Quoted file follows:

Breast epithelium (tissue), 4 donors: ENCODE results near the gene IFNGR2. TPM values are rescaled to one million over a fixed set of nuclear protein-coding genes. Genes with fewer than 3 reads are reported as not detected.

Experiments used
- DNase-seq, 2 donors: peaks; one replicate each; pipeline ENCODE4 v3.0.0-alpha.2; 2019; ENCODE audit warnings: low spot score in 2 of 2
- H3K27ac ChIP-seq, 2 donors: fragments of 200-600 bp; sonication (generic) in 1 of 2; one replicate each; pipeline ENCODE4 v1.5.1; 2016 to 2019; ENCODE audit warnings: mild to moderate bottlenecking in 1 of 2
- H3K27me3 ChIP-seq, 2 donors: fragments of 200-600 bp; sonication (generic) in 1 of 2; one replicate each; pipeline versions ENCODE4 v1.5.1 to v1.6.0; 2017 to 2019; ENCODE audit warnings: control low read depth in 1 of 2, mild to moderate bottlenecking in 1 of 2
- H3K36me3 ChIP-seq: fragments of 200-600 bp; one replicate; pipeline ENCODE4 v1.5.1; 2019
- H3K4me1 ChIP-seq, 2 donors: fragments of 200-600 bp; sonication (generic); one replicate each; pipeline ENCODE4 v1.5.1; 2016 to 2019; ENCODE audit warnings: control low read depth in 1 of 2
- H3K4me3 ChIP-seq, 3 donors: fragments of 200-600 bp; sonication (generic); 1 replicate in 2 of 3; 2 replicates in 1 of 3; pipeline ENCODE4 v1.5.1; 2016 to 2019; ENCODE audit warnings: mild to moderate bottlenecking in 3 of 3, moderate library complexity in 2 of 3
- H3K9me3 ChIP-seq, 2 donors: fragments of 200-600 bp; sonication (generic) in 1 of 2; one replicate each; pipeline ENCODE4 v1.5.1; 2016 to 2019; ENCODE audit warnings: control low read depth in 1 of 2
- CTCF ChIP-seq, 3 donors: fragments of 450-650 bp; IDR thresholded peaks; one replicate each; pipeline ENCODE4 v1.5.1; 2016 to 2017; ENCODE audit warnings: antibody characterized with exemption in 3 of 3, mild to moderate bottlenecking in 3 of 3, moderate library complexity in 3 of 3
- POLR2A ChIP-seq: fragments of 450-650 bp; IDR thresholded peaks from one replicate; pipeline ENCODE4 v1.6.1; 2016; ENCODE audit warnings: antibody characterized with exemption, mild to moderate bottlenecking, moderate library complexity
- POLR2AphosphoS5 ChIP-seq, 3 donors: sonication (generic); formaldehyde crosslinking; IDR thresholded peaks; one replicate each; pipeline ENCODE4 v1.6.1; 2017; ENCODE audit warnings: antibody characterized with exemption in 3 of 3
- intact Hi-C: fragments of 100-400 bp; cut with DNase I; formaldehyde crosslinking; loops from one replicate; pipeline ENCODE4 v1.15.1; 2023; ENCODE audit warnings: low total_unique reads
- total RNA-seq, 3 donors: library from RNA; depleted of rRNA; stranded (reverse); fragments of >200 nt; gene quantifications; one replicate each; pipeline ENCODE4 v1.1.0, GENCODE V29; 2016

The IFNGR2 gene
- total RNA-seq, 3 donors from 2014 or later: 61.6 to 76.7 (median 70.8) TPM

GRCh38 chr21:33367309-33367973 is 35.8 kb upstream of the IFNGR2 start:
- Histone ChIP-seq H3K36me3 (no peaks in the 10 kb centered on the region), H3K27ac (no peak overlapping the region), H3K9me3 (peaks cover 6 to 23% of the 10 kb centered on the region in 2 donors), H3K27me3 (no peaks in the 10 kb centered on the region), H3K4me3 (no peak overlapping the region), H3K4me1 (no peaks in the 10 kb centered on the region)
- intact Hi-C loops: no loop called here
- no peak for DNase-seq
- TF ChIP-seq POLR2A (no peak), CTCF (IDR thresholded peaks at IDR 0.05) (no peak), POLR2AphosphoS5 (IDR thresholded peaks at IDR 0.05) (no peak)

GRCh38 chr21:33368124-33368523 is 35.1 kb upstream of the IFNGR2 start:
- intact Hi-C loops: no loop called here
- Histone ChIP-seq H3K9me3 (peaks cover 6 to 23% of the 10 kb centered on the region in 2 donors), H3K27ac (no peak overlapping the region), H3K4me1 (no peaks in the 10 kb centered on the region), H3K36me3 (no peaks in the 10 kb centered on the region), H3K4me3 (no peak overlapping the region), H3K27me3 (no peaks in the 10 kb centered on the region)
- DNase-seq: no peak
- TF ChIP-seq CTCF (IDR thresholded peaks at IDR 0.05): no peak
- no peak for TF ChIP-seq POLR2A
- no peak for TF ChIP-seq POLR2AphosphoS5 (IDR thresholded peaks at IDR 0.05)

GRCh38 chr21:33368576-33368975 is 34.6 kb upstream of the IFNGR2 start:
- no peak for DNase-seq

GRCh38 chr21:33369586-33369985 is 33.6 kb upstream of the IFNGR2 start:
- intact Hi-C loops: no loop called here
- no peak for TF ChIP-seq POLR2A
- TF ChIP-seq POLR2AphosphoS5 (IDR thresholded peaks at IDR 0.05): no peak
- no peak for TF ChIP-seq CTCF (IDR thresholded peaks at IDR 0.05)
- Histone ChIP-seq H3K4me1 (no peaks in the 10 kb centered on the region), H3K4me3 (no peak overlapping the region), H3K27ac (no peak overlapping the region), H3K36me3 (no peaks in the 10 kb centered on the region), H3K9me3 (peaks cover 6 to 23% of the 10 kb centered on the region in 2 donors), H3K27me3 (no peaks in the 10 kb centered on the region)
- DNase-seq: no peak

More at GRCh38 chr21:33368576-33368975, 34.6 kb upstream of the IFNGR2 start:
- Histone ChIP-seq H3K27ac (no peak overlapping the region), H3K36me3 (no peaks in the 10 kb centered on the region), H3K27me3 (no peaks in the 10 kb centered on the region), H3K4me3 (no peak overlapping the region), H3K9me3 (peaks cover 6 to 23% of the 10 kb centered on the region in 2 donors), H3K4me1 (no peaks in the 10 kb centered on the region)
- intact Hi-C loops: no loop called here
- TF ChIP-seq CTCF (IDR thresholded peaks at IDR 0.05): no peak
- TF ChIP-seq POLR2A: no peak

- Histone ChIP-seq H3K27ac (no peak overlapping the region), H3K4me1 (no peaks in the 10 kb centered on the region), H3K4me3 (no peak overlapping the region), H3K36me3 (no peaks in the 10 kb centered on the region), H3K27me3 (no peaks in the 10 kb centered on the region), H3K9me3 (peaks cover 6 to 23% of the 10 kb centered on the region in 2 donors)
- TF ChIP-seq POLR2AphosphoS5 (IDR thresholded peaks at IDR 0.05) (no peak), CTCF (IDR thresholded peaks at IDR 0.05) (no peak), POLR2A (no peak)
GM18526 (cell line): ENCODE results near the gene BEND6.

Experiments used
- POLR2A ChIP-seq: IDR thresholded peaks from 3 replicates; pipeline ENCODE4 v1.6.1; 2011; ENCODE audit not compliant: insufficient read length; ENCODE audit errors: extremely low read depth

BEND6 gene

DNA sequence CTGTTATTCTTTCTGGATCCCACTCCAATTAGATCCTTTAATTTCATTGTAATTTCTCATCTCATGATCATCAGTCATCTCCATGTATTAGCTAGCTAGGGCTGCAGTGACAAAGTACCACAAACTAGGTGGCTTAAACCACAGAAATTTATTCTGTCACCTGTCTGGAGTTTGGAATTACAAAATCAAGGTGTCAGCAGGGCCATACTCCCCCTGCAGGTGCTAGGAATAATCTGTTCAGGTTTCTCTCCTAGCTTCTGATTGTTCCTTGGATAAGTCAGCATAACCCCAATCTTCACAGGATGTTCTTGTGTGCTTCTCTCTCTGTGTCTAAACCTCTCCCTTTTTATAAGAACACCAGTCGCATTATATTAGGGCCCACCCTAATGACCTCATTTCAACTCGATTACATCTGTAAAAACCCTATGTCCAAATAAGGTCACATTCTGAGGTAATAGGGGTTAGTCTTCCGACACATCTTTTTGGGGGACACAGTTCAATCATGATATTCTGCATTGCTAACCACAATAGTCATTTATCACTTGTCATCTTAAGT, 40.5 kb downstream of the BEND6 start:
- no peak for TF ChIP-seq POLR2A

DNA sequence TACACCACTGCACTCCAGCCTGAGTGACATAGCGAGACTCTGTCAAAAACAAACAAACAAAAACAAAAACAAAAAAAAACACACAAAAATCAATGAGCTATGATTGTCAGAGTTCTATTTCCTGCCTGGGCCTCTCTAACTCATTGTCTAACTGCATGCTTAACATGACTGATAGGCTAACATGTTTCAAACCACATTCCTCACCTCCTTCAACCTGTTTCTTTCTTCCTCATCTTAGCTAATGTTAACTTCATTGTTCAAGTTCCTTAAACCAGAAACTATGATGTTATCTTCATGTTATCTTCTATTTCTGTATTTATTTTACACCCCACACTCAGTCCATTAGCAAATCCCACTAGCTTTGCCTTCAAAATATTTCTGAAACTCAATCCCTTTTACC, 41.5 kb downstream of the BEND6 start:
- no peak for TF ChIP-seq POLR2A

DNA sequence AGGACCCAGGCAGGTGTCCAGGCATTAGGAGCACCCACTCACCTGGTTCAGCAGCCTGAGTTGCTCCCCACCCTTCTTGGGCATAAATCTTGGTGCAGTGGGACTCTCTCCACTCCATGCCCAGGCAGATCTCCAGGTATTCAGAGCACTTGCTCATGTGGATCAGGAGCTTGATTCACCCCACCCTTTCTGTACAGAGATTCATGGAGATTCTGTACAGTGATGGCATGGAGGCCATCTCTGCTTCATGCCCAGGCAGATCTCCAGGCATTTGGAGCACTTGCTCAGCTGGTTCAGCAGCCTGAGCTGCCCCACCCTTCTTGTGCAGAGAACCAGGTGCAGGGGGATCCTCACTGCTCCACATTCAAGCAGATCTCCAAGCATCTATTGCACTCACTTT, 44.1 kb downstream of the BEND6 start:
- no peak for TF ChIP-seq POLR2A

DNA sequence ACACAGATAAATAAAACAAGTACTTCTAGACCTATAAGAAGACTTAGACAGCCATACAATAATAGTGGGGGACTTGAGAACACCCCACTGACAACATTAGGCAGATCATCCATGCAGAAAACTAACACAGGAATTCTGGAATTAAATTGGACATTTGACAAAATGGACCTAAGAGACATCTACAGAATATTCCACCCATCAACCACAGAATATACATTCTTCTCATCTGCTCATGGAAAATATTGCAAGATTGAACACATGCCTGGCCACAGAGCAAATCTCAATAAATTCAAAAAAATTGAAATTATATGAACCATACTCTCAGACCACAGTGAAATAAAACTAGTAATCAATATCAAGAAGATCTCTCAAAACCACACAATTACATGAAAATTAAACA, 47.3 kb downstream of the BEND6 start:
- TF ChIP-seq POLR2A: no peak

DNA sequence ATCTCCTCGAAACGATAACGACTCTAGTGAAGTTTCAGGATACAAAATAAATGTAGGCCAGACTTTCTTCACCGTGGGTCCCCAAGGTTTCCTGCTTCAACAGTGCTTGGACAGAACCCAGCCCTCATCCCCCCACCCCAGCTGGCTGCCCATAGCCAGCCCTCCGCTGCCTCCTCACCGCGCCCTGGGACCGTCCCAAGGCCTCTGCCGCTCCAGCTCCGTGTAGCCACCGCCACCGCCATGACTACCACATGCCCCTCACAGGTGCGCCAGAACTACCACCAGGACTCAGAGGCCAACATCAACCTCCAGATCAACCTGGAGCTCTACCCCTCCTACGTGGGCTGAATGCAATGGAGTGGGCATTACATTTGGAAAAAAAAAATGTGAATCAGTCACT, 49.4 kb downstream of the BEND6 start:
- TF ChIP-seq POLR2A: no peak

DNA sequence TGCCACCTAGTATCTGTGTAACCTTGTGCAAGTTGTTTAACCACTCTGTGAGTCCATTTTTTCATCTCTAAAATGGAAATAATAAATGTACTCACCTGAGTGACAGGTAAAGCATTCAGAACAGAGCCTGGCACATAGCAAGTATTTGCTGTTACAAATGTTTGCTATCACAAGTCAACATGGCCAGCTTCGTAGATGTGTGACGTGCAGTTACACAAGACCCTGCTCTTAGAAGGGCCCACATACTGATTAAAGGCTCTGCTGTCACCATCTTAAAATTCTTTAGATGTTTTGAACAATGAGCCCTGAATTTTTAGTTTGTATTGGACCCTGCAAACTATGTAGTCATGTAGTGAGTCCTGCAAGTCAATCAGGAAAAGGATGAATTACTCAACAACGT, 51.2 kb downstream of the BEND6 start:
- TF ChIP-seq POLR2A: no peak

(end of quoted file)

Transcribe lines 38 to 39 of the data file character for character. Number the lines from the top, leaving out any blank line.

More at GRCh38 chr21:33368576-33368975, 34.6 kb upstream of the IFNGR2 start:
- Histone ChIP-seq H3K27ac (no peak overlapping the region), H3K36me3 (no peaks in the 10 kb centered on the region), H3K27me3 (no peaks in the 10 kb centered on the region), H3K4me3 (no peak overlapping the region), H3K9me3 (peaks cover 6 to 23% of the 10 kb centered on the region in 2 donors), H3K4me1 (no peaks in the 10 kb centered on the region)